Review: A heady time reflected in ‘Monterey Pop’
As much a historical artifact as a documentary film, “Monterey Pop” captures the just-dawning optimism and eclectic, crackling energy of California’s hippie movement in 1967 while also showcasing what would become some of the biggest names in pop-music history.
The film, directed by the legendary D.A. Pennebaker (“Bob Dylan: Don’t Look Back,” “The War Room” and many, many other documentaries) was first released in 1968; now it’s back at the Detroit Film Theatre in a newly restored form to mark the festival’s 50th anniversary.
Like the time and artists it captures “Monterey Pop” is imperfect, yet vital. The festival was produced by John Phillips (of The Mamas & the Papas) and record producer Lou Adler, and they embraced a number of sounds.
The Grateful Dead, Jefferson Airplane and Country Joe and the Fish brought the San Francisco thing; Buffalo Springfield, Johnny Rivers and Canned Heat brought LA. Simon & Garfunkel represented New York, Otis Redding and Booker T & the MGs repped soul, and world music came via Hugh Masekela and an incredible set by Ravi Shankar that ends the film.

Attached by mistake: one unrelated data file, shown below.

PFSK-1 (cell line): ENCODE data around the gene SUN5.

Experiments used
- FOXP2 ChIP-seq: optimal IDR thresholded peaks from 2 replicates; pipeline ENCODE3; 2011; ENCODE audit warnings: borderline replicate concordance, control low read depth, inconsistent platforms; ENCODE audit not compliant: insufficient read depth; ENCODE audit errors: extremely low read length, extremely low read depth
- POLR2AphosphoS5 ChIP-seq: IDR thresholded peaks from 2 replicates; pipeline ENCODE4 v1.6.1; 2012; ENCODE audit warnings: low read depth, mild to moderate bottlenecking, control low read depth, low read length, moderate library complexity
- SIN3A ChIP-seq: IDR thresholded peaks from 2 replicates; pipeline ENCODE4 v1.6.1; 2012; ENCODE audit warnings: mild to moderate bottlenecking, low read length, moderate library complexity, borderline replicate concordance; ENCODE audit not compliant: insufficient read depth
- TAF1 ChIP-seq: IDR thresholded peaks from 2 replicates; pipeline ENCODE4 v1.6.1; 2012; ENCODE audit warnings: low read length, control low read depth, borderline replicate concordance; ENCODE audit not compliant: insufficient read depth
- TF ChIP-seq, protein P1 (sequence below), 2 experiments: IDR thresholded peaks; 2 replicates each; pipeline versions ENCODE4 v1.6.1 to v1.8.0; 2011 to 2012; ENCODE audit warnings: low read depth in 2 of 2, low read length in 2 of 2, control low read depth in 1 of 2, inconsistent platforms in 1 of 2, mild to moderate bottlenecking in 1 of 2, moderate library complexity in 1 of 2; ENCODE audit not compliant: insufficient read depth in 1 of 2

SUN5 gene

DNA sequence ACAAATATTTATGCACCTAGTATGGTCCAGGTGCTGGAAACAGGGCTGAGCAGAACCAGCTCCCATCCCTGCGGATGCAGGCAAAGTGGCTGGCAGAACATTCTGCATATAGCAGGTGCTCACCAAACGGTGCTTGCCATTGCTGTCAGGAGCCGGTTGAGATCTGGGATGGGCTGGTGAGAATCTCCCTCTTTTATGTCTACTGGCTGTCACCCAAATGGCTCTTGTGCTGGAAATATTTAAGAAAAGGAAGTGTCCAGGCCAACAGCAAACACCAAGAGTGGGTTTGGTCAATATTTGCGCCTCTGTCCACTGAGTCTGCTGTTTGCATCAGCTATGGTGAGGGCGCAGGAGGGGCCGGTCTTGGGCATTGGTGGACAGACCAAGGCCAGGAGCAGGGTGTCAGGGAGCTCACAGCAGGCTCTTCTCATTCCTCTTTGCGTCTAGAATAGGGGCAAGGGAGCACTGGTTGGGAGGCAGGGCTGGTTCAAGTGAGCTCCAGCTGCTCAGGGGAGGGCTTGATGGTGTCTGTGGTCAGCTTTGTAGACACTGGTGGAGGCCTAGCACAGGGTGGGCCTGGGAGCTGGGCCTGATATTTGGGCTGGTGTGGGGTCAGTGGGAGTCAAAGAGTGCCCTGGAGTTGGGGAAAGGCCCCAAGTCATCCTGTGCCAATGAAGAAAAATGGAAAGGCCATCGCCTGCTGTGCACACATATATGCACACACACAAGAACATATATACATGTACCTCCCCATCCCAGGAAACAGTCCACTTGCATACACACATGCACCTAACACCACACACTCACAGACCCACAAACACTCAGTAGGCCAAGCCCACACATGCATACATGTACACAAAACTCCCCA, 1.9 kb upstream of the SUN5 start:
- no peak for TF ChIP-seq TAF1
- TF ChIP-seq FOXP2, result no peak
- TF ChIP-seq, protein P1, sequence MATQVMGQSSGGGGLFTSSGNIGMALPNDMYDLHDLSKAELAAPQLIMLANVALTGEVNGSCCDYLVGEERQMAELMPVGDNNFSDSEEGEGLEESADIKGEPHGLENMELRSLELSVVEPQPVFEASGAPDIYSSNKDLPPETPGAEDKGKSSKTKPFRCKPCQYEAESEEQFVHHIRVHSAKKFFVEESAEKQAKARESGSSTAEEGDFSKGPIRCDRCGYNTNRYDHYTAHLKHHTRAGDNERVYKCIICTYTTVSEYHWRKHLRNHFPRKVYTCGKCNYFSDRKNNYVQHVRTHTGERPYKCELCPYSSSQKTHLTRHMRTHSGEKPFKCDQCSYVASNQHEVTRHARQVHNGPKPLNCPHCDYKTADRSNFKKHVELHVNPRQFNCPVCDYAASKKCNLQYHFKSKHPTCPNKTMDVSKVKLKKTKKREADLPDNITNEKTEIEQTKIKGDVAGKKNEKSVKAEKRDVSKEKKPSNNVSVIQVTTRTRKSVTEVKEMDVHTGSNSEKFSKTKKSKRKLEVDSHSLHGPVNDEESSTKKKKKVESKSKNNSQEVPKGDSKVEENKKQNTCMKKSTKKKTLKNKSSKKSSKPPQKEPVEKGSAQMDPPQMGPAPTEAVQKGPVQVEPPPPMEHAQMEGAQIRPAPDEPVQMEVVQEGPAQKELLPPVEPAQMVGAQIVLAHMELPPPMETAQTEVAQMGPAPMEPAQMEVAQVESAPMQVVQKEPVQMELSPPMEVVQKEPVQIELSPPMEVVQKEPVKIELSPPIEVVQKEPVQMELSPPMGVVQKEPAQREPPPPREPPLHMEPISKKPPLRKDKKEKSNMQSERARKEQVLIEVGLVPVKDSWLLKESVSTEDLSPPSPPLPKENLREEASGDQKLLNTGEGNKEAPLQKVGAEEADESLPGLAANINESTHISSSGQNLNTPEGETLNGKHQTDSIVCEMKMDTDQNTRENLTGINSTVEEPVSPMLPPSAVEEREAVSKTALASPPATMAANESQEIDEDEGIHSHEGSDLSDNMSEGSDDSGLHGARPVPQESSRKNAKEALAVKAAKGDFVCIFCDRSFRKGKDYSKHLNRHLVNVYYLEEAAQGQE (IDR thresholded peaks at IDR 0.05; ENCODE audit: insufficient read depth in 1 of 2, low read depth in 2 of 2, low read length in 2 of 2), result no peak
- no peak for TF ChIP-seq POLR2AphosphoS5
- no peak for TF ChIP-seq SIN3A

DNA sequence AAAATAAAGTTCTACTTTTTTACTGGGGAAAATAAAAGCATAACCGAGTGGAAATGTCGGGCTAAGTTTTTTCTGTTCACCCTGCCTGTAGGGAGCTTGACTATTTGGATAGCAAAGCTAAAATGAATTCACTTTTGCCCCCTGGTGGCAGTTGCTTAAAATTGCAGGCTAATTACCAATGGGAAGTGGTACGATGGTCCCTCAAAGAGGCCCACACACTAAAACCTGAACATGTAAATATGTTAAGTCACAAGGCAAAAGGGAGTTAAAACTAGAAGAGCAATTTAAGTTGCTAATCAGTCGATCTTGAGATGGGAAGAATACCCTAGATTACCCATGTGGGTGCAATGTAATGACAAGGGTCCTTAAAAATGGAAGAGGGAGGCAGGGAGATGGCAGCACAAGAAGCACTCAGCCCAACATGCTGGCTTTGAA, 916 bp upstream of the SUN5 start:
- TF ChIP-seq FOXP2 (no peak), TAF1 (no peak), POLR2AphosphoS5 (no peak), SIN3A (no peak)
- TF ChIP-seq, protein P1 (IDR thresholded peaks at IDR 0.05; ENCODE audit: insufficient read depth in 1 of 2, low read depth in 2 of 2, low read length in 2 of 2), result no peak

Careers were made. The unknown Janis Joplin blew the crowd away with “Ball ‘n Chain” and it’s certainly one of the film’s highlights. And two acts that were already big in Britain made their West Coast breakthroughs. The rowdy Who destroyed their instruments at the end of “My Generation,” then a mind-boggling guitarist named Jimi Hendrix topped them by actually setting his guitar on fire. Really, these three performances alone make the film worth seeing.
Setting the template for the “Woodstock” film that would follow in a few years, Pennebaker also lets his cameras wander through the crowd, capturing the enthusiasm and eccentricities. This was pretty much the first time anybody had tried filming such a festival (heck, it’s pretty much the first time anyone staged a pop festival), so some of the results are uneven.
The camera stays on Grace Slick all through the Airplane’s rendition of “Today,” but she’s mostly just mouthing the words — an unseen Marty Balin’s doing the singing. And why Country Joe appears in all its mediocrity yet more important artists who played the festival like Buffalo Springfield or The Butterfield Blues Band are nowhere to be found is something of a mystery.
It’s downright eerie to realize all the young faces in the crowd and on the stage are now in their 60s and 70s. For many who venture out to see “Monterey Pop,” it will seem part-mirror, part-reminder. The heartening thing is, the reflection in that mirror looks pretty good.
Tom Long is a longtime culture critic.
Running time: 78 minutes